Thursday, November 06, 2003

Red Zone

Monday, April 12, will mark the regular-season opening of Citizens Bank Park. The Cincinnati Reds, professional baseball's oldest franchise, will be the opponent. These and other schedule details are reported today in the Inquirer and Daily News, with the Inky again providing the more extensive coverage.

In other news, a backhoe operator working on Citizens Bank Park may have found Pat Burrell's lost mojo yesterday. Guess there was no need to send Burrell to Clearwater for extra instruction after all. . . .

Elsewhere locally, Bill Conlin tacitly acknowledges my point Tuesday that his column analyzing the Billy Wagner trade was a bit of a mess. In his "When I'm King of World. . ." piece today, Conlin writes:

I'm only going to say this once. In answer to e-mailers asking if I really like the Phillies' acquisition of closer Billy Wagner: Yes! I'd do it every day of the week and twice on Sunday. Some readers apparently misunderstood about my comment that the Phillies went high in parting with righthanded pitching prospects Taylor Buchholz and Ezequiel Astacio. Hey, to get Billy Wagner, they had to go high and should have gone high. Yeah, I would have parted with Gavin Floyd (but not Cole Hamels) had the Astros insisted. No way a kid 2 or 3 years away would break the deal. These are, after all, the Phillies, an organization whose system has produced three 20-game winners since 1947. Of that trio, Fergie Jenkins did his winning elsewhere and Chris Short did it once. Only Robin Roberts made a habit of it. The fear that a Taylor Buchholz or Zeke Astacio was going to reverse 56 years of grim pitching history defines lottery odds. . . .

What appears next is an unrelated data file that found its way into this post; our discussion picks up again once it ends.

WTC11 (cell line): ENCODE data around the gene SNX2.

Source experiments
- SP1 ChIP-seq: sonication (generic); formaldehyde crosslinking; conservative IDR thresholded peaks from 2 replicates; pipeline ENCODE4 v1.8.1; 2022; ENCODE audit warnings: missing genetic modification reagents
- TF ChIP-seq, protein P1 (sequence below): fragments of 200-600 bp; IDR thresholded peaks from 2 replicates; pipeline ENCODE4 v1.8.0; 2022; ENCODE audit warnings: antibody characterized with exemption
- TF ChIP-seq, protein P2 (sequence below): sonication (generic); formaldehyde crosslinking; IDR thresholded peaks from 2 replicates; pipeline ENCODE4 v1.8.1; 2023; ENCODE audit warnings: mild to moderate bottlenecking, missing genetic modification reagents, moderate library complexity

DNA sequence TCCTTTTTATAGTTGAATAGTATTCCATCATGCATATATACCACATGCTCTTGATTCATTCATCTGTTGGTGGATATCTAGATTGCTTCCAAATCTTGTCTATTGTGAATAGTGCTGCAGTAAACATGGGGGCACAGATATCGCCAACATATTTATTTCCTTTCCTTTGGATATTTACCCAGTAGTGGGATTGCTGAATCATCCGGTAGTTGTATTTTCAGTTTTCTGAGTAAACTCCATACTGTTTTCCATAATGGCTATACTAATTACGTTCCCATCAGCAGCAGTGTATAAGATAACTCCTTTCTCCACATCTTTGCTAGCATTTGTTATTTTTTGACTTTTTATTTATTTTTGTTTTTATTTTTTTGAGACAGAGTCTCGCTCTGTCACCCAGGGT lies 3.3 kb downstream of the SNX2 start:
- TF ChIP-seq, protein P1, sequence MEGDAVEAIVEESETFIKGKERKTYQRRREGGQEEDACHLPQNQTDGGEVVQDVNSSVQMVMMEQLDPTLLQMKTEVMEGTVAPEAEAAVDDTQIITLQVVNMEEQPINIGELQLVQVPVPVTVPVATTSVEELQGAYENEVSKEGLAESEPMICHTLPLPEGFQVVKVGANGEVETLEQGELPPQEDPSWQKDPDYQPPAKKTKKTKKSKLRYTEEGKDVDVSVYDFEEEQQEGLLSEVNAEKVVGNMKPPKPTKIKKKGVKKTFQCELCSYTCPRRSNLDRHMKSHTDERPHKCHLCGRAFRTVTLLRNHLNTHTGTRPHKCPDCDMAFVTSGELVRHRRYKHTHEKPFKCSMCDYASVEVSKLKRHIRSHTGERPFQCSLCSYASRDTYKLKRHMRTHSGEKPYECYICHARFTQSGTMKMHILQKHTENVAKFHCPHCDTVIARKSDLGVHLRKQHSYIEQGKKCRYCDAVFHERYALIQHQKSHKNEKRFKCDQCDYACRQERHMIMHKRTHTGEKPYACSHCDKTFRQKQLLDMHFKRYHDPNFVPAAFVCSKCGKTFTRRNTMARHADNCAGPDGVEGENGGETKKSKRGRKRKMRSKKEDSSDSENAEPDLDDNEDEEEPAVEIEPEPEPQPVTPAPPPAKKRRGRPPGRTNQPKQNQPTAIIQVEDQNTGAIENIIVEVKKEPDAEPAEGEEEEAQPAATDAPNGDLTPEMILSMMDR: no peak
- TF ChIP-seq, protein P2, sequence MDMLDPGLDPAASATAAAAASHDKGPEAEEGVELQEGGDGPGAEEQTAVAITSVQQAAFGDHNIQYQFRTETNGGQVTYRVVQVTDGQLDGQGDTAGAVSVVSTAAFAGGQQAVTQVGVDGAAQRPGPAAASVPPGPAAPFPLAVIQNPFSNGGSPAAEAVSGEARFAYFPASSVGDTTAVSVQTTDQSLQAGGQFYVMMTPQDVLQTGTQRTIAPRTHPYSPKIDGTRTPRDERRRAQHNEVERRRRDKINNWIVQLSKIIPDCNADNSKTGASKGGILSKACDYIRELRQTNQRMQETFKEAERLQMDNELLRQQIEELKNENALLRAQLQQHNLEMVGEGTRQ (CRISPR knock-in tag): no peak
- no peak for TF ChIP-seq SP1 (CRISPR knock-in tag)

Conlin's point is well taken. Even if Buchholz is a fixture at Minute Maid Park for the next 10 years, the Phillies had to make this deal. What was so impressive -- and surprising -- about it was that it's something real ballclubs do. As with the Jim Thome and David Bell signings, as with renting Kevin Millwood for a year, the Phils are finally reversing two decades of uninspiring, patchwork, and patently futile attempts to build a competitive team on the cheap. It's a delightful process to watch and be part of. And it's about damn time.


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